The really big Rose moment is just about here


Oct 5

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When you think excitement, you think Indianapolis. I know I do. Hey, they had the Super Bowl! Chicago didn’t.

Anyway, it’s another big event in Indianapolis Saturday night, the return from knee surgery of…

Danny Granger?

Oh, yes, and Mike Dunleavy returns to the city where he had his best season, averaging 19.1 per game in 2007-08 playing for the Pacers. That being, of course, before he had knee surgery and missed most of the 2008-09 season.

See, it’s not only Bulls players who are injured.

“It’s fun to be part of history with a big October preseason game,” smirked Pacers coach Frank Vogel.

Hey, I’m starting to like that guy more. Nice sarcasm.

No wonder everyone hates the media only a little less than it does Congress.

Have you heard? Derrick Rose is playing his first game, albeit a pretend game, since his April 2012 knee injury.

Obviously, that was very serious. And this is of great curiosity, though not of substantial significance. Unless everyone expects Rose to flop around like a seal out of water.

We saw him shooting and dunking months ago in those pregame teases. He’s fine. George Hill and C.J. Watson aren’t exactly going to wear him out.

“I heard he’s doing very well,” said Watson, Rose’s backup, actually impressively, when Rose missed 27 games before his playoff injury in 2012 and now with the Pacers. “Obviously, he’s a great player. He’s going to come back at full strength and put on a show.

“You just try to see how his game developed and changed from the rehab,” said Watson. “Just put him in pick and rolls, stuff like that, push the tempo, make him play defense.”

Watson, who always has a playful humor hiding behind his phlegmatic exterior, then said he was talking with former teammate Carlos Boozer Friday night about the differences between Bulls coach Tom Thibodeau and Vogel.

“They’re very similar,” said Watson. “I just think Vogel’s a little more nicer than Thibs sometimes.”

Yes, it’s preseason. Still time to laugh.

Not that the regular season needs to be funereal, but this preseason has generally taken on a somber and serious tone given the anticipation surrounding the first Rose bloom of fall.

Reporters have gotten a hold of this one and aren’t letting go.

I personally hate the “feel” questions. You know, the how’s it feel to make a basket, to deliver a good pass, to eat a bad hot dog. I do know what latter feeling the best.

Rose has pretty much been battered with the same feel question the last week or so, though more in the future tense with the auxiliary verb. How will you feel?

Rose, to his credit, has greeted the regular media sessions—two in the last 22 hours through Saturday morning with only flying, eating and watching TV in between–with patience and aplomb.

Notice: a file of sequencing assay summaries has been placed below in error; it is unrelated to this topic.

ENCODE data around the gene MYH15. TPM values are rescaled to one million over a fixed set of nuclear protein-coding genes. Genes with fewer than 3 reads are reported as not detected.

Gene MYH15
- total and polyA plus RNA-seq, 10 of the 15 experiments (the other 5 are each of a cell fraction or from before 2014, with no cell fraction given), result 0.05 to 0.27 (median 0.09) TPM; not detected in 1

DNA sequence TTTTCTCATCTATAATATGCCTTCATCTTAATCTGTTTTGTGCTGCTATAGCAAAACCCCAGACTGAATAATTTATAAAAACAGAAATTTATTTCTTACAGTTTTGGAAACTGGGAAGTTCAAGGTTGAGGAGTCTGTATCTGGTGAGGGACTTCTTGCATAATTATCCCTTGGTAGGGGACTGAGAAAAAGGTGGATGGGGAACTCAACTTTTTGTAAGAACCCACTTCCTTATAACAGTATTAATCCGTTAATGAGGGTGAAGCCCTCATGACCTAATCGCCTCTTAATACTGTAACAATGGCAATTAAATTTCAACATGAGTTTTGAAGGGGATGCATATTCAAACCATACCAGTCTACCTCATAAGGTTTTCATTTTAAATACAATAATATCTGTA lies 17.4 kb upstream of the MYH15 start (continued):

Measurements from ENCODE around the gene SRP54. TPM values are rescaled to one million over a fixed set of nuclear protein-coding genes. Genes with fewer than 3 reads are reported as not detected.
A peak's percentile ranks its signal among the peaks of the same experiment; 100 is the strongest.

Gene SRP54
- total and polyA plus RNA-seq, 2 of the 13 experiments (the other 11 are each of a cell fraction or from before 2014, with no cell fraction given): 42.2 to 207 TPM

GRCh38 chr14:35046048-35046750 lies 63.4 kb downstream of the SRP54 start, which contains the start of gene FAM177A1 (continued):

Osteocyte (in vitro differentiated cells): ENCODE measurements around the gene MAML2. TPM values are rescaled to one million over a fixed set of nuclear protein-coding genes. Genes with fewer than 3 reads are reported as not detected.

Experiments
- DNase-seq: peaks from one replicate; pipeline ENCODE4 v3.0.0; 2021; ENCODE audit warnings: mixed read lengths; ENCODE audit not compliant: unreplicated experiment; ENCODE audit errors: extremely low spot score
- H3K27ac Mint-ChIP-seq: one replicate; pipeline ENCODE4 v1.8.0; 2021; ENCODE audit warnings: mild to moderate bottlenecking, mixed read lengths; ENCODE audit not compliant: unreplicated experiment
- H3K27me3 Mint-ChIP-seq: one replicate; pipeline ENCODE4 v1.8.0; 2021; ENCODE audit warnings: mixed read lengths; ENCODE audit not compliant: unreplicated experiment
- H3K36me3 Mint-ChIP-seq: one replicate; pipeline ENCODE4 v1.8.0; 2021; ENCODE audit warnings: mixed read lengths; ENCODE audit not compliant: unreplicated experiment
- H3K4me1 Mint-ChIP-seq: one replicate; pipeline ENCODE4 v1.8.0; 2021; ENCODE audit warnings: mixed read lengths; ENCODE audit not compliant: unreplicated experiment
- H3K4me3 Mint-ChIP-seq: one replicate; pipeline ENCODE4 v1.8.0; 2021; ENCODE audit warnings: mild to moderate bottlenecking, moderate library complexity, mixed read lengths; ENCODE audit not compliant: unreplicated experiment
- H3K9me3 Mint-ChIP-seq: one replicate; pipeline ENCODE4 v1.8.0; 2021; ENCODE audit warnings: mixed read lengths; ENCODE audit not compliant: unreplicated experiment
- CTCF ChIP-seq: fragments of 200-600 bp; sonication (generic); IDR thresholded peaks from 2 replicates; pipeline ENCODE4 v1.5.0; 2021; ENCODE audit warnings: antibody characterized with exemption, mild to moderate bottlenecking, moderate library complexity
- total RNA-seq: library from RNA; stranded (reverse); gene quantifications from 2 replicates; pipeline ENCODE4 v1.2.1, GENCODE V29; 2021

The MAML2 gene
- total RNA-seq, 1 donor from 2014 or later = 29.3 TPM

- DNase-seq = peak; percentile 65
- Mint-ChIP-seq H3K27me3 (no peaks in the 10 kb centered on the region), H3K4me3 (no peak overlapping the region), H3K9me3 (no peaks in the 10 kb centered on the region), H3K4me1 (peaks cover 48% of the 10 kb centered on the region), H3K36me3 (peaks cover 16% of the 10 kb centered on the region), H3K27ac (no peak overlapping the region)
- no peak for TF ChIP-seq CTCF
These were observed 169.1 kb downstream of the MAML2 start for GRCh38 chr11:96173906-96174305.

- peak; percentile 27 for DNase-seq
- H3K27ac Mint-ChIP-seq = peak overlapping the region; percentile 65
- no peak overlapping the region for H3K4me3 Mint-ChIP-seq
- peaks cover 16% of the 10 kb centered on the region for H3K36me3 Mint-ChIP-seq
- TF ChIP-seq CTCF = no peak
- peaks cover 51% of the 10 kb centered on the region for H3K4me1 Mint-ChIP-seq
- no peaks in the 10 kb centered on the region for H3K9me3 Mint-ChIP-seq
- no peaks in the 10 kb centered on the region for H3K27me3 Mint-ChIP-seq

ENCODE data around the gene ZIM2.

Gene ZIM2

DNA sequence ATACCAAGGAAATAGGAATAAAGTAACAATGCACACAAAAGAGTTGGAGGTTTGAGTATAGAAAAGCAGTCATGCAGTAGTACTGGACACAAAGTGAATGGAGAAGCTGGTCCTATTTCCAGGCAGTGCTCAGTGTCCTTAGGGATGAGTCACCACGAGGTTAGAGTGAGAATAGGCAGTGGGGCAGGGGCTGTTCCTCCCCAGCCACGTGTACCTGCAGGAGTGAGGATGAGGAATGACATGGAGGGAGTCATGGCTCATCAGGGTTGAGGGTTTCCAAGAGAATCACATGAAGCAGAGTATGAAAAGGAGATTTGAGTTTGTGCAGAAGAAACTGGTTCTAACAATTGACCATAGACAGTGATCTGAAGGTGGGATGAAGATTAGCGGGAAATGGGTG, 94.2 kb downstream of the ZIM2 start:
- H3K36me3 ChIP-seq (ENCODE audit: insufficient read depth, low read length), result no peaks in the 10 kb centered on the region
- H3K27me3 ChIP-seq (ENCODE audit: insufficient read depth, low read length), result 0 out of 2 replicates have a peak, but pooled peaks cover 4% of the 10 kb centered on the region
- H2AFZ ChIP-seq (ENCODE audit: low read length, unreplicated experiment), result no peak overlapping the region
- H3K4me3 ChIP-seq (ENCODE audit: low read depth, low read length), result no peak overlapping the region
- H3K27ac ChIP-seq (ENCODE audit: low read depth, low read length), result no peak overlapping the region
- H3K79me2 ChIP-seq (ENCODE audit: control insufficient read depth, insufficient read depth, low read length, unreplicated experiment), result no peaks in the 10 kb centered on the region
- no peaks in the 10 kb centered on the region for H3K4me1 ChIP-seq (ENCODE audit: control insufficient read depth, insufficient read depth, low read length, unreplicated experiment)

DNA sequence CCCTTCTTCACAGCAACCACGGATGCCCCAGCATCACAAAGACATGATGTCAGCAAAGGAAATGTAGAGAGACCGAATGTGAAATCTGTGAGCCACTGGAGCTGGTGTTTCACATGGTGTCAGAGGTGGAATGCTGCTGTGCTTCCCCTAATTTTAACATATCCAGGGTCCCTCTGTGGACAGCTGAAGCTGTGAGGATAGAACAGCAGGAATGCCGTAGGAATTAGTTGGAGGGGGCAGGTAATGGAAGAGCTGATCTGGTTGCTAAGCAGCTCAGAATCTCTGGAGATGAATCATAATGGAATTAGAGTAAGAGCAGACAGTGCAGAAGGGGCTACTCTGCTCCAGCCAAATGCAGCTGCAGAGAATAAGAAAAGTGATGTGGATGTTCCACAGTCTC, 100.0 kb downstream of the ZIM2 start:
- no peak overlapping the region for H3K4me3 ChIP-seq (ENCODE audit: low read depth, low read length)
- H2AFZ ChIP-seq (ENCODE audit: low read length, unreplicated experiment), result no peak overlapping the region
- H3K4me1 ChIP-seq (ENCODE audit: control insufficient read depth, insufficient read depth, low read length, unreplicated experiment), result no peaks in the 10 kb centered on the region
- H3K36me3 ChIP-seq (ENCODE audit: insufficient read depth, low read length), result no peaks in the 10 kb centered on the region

He’s pretty much repeated what he said Friday, Thursday, Monday and the previous Sunday.

He’s prepared. He’s not nervous. He’s looking forward to it. It’s basketball, which he sort of has done every day most of the last 20 years and he’s good with it all.

Rose prefers, unlike much of the media, to acknowledge he isn’t playing alone and actually has teammates. He’s repeated he has to more adjust to them and is looking forward to fitting in.

Anyone who’s been around Rose knows that is his attitude. Some have suggested Rose would now have to be a different player when he returns, that he cannot be about himself, scoring and taking over games but playing with his teammate and getting them more involved. Which suggests those people hadn’t seen him play before. Rose always plays like that, and he only became a big scorer when the team needed him to. He was force fed game ending opportunities practically against his will when he came to the Bulls because the Bulls wanted to speed the process of him being a go to guy.

It never was his profile, not in high school when he backed off so teammates could be seen more to get scholarships while still making sure they won, and similarly in college when he helped several teammates who had no chance of being in the NBA become draft picks.

Rose knows better than anyone who he is and what he can do, which is why he seems so comfortable about the moment.

As reporters scurried around the Bulls locker room Saturday morning before practice gathering up comments about the historic nature of the moment, Rose sat on the floor, stretching, making light conversation with teammates and passing reporters about last night’s dinner and the current trip, that goes to St. Louis Monday to play Memphis.

Another game. Been there, done that, even if not after sitting out 18 months. But as Rose has continued to emphasize, he’s prepared for this for more than a year. It is one of Thibodeau’s mantras. When you are prepared, there is nothing to worry about.

“I just know a lot of people are going to be watching,” Rose noted. “But when you are living in the moment (more Thibs speak) you really can’t tell how big it is. The only time you should get nervous is when you’re not prepared. For me, I’ve been preparing for this moment a long time. It’s going to feel good being out there on the court.”

Hey, a “feel” moment!

“You can run all you want and condition all you want, but there’s nothing like actually playing in the game and getting that game type wind,” Rose went on. “It may take two to five games; it might take up to the regular season. As long as I’m playing in these games I’m going to try to push myself in every practice and every game until the regular season until I’m ready.”

You mean we won’t know Saturday night? This era needs answers! You can’t Tweet complicated and complex.

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